This Week in War. A Friday round-up of what happened and what’s been written in the world of war and military/security affairs this week. It’s a mix of news reports, policy briefs, blog posts and longform journalism. Subscribe here to receive this round-up by email.
This round-up will be on hiatus next Friday, but will return!
- Dexter Filkins’ longform inside look into the White House’s ongoing debate over what to do about Syria.
- Robert Ford, the US Ambassador to Syria, slipped secretly into northern Syria on Thursday in order to speak with opposition leaders.
- Syrian internet experienced a 19-hour blackout, but has been restored.
- Turkey is testing Syrians who seek medical care across the border for the effects of chemical weapons use.
- PKK rebels have begun to leave Turkey following a truce.
- Four Filipino UN peacekeepers were seized in the Golan Heights.
- Egyptian president Muhammad Mursi reshuffled his cabinet, increasing the influence of the Muslim Brotherhood.
- A new hearing was held on Benghazi attacks.
- Kenya has asked the ICC to halt the court proceedings against President Uhuru Kenyatta.
- A UN peacekeeper was killed in eastern Congo.
- Nigeria’s hunt for Islamists is highly costly to civilians, whose bodies are pouring into Nigeria’s morgues.
- The US expanded its Iran sanctions again.
- Iran unveiled a new drone.
- Karzai has said that the US military is allowed to continue to keep bases in Afghanistan after the end of the combat mission.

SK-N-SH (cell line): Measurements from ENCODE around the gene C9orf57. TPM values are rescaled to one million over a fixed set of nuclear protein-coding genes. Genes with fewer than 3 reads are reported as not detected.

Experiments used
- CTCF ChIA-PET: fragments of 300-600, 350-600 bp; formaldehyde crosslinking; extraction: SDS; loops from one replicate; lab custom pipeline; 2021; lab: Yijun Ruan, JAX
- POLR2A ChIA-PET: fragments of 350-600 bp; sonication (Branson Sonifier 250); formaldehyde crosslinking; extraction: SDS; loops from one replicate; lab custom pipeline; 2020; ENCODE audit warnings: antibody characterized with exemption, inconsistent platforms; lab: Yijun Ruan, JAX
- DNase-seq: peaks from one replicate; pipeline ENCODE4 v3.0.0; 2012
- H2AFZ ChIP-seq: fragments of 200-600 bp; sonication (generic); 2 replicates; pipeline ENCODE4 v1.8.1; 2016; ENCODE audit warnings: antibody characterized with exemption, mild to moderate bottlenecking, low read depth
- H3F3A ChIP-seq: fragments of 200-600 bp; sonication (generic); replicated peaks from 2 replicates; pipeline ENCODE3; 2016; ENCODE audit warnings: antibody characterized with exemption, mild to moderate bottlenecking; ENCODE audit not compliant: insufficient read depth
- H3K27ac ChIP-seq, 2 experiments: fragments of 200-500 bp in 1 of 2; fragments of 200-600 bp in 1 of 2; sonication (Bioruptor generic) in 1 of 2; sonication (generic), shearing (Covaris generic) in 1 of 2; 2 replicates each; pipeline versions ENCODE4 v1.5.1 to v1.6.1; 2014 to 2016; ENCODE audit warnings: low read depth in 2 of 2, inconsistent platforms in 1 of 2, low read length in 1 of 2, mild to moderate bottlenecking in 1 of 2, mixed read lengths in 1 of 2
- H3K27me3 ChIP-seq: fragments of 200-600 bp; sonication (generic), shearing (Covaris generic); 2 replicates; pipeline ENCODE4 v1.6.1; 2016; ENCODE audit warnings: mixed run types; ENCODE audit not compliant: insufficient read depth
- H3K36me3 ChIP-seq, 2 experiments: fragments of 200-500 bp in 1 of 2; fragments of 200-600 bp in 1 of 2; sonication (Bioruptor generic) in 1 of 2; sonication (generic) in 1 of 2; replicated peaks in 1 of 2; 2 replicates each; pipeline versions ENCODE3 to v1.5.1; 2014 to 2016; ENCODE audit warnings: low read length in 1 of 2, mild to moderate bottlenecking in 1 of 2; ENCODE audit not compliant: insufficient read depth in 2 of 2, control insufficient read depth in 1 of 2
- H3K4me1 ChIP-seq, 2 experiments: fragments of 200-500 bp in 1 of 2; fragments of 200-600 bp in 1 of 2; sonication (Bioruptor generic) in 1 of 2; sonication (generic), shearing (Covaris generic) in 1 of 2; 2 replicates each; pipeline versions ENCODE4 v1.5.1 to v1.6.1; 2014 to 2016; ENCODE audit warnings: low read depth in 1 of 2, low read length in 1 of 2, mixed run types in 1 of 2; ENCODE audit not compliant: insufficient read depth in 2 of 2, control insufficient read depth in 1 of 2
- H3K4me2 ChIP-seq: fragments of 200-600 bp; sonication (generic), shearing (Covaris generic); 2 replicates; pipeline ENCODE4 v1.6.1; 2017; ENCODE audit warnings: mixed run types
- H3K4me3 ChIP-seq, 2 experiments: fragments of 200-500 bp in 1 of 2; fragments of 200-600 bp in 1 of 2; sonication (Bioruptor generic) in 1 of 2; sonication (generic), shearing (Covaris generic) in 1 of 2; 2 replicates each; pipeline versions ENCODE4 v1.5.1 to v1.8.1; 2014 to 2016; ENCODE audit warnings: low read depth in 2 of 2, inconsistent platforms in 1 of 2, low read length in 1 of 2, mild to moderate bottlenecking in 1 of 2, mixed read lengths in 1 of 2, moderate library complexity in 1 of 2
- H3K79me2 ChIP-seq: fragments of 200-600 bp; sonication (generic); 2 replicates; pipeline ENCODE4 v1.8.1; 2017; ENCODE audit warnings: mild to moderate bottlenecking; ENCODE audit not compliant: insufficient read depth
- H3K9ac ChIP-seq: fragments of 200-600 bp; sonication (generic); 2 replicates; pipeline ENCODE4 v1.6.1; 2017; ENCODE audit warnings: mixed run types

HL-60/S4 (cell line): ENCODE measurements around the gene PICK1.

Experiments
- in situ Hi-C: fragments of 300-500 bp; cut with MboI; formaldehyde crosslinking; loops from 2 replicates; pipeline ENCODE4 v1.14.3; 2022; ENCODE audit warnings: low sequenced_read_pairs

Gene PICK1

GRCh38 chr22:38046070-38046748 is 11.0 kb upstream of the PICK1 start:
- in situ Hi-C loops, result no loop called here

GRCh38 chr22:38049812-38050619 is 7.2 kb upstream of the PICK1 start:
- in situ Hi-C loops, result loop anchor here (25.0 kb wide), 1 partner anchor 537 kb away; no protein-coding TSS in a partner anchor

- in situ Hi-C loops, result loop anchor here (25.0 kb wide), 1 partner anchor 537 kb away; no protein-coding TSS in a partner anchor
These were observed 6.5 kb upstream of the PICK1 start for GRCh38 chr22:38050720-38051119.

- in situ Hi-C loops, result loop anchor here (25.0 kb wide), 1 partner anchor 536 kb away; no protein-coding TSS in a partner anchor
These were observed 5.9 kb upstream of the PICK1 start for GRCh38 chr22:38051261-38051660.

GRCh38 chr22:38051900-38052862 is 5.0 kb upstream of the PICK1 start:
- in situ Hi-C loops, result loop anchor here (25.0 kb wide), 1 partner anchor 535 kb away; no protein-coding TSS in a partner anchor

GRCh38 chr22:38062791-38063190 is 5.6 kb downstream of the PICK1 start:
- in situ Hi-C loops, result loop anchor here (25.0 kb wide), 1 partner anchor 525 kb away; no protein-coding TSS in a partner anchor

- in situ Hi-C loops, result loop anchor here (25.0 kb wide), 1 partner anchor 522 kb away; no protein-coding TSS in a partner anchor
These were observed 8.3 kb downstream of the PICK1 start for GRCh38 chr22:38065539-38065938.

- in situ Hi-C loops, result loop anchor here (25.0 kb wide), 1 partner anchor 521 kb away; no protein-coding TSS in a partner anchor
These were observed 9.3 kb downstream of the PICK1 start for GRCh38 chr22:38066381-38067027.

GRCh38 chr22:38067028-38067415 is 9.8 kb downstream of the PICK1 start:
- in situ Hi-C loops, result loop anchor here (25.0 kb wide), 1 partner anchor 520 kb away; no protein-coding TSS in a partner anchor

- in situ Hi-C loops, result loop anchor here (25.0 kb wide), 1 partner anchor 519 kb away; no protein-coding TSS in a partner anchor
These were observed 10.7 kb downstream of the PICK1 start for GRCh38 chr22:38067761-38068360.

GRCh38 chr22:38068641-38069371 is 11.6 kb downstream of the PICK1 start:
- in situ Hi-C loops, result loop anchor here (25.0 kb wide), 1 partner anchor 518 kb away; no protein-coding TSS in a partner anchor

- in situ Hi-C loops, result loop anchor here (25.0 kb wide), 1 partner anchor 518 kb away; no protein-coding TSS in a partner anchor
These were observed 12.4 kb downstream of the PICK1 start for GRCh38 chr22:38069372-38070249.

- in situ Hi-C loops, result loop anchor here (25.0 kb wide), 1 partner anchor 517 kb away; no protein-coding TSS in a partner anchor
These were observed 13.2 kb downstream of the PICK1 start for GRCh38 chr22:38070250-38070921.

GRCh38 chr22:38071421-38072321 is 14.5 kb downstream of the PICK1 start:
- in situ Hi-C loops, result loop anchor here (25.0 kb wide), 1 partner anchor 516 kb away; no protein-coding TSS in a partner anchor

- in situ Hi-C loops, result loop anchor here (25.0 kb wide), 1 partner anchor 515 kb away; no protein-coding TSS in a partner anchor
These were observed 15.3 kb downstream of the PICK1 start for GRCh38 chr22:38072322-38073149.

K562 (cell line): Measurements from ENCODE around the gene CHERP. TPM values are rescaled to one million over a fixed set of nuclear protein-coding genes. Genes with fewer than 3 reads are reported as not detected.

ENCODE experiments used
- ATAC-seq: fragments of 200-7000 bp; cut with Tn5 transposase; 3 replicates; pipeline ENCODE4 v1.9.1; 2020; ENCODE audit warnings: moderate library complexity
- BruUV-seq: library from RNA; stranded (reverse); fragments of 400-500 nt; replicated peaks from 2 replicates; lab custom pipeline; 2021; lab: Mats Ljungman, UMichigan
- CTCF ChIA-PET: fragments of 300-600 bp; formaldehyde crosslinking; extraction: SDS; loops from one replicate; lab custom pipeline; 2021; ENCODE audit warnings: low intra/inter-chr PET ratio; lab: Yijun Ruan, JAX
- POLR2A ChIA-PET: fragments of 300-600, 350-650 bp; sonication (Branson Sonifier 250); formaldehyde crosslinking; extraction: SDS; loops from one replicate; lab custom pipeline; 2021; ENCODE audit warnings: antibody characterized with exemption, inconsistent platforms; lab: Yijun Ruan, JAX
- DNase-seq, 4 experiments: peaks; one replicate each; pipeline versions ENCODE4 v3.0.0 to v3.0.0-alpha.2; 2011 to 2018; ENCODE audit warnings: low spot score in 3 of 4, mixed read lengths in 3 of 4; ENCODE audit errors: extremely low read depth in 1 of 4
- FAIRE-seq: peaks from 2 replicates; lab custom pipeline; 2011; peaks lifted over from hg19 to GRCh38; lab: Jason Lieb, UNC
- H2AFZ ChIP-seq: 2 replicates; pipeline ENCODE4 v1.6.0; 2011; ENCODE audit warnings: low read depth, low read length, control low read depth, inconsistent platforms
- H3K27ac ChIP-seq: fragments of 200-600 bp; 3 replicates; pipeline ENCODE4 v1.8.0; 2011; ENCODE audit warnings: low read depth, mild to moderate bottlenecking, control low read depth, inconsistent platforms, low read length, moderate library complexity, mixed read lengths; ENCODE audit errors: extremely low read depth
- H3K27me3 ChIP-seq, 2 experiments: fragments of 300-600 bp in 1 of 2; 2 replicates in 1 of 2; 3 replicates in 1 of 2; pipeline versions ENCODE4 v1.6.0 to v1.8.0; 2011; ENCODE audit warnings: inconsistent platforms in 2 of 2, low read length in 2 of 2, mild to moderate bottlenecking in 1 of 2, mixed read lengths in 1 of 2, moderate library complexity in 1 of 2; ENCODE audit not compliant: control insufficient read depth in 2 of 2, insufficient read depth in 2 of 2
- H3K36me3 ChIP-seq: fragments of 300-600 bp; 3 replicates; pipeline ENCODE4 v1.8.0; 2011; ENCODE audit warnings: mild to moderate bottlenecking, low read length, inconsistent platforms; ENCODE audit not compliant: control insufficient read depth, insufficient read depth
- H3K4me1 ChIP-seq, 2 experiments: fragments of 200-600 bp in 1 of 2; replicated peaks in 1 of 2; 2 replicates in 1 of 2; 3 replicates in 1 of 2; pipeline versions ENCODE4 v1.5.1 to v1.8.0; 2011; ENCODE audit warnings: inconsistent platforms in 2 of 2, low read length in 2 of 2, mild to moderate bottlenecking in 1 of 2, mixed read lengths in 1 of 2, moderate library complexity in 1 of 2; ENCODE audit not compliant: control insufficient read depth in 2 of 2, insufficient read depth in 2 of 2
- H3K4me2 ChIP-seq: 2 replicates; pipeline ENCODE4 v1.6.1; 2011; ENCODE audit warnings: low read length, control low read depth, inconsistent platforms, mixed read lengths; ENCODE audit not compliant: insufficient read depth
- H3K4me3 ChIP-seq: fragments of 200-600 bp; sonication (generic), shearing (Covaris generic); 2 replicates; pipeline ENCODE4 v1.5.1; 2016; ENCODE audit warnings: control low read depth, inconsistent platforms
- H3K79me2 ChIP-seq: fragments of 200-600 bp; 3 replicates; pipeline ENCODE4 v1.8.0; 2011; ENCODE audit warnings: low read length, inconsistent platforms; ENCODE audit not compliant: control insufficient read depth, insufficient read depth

- In the Pentagon’s annual report to Congress, direct accusations of cyberattacks were made against China.
- Thousands protested in Moscow against politically-motivated prosecutions.
- Northern Ireland’s leaders make plans for the peace walls to come down by 2023.
- The upkeep for Guantánamo Bay comes in at $900,000 an inmate.
- Military photos from inside the prison’s hunger strike.
- The chief of the Air Force’s Sexual Assault Prevention and Response program, Lt. Col. Jeffrey Kusinski, was arrested for… sexual assault.
- A new report on sexual assault in the military shows a 6% increase in reported sexual assaults in 2012 and Pentagon estimates say that 26,000 women were sexually assaulted (up from estimates of 19,000 in 2011).
- 17 nuclear missile launch officers at Minot Air Force Base have been removed from duty.
- The question of where deceased Boston bombing suspect Tamerlan Tsarnaev would be buried has been answered. He is apparently buried at a mystery location outside of Massachusetts.
- On the relationship between Russia and the FBI.
- The FBI is pushing for more eavesdropping and spying power, specifically more power to monitor online communication, a wish that seems likely to be granted.
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Photo: Relatives of Iraqi Shi’ite fighter Diaa Mutashar al-Issawi mourn him Monday in Basra. Nabil Al-Jurani/AP.